I've realized that for some of the lifts, it's easier for me to judge whether it was an RPE 8 by thinking about it a different way. Rather than thinking whether I could do 2 more reps I have to reframe the thinking to "well, what it so wasy that I could do a a few more reps" (RPE 7 or below) or "well was that so hard that I would be sweating doing only 1 more rep" (RPE 9). I know that it's literally describing the definition of RPE 8, but this framing of mindset really helps me with those. It sounds like it might be a similar issue that you are having and maybe this will help?

              So an example of this would be my conventional deadlifts. For me, the bar either comes off the floor and shoots up fast, or it doesn't. It can be hard for me to truly tell because after a heavy set, it always felt damn heavy (even RPE 7). And video doesn't help since once it's off the floor it goes pretty fast even at the higher RPEs. So every week, I add 5lb (as prescribed) blindly to my first work set. I know 5lb aint going to bring me from 8 to 10. So the question is whether its an 8 or 9. So I don't try to judge whether I felt like I could do 2 more. I judge based on how easy do I think doing 1 more is. "I'm not so sure" or "yea probably" == RPE 9. "I can definitely do one more no doubt" == RPE 8, since if right after doing a heavy set I am really confident in 1 more, that means I can typically do 2 atleast.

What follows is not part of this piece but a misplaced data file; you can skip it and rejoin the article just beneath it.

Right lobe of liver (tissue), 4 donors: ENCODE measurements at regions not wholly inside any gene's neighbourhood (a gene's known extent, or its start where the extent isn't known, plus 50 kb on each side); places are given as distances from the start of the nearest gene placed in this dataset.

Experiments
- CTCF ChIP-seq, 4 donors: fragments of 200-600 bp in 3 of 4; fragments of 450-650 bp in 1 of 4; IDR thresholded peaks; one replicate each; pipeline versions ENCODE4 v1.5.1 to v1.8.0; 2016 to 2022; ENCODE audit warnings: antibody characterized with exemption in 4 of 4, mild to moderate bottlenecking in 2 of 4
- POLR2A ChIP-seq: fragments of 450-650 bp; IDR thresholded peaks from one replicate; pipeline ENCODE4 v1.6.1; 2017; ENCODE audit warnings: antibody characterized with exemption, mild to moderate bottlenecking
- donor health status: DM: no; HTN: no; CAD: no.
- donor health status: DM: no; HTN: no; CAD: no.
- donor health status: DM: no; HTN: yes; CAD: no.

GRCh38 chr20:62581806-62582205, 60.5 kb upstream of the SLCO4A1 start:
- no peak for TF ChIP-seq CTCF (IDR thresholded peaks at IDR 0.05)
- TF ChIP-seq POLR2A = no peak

Also, now that I've realized my experience from point #1 happens.. I sometimes can catch this "drift" before even consulting the video. I do this by trying to access how my rep before last one went. If it was very hard as well, then I likely did just hit RPE 9. But if that 4th rep of 5 went pretty smooth, I know that that last rep is probably an RPE 8 and for some reason "hard" just FEELS a little extra hard today lol.

              So maybe reframing your thoughts on your RPE assessments might help you? you might have to figure out your own "tricks" as mine might be unique to me and my pace.

              -------

              I don't really know if I'm just weird or if this is typical of inexperienced RPE lifters. But these things helped immensely.

              Austin, do you (or DID you when you were more inexperienced) ever go through such things?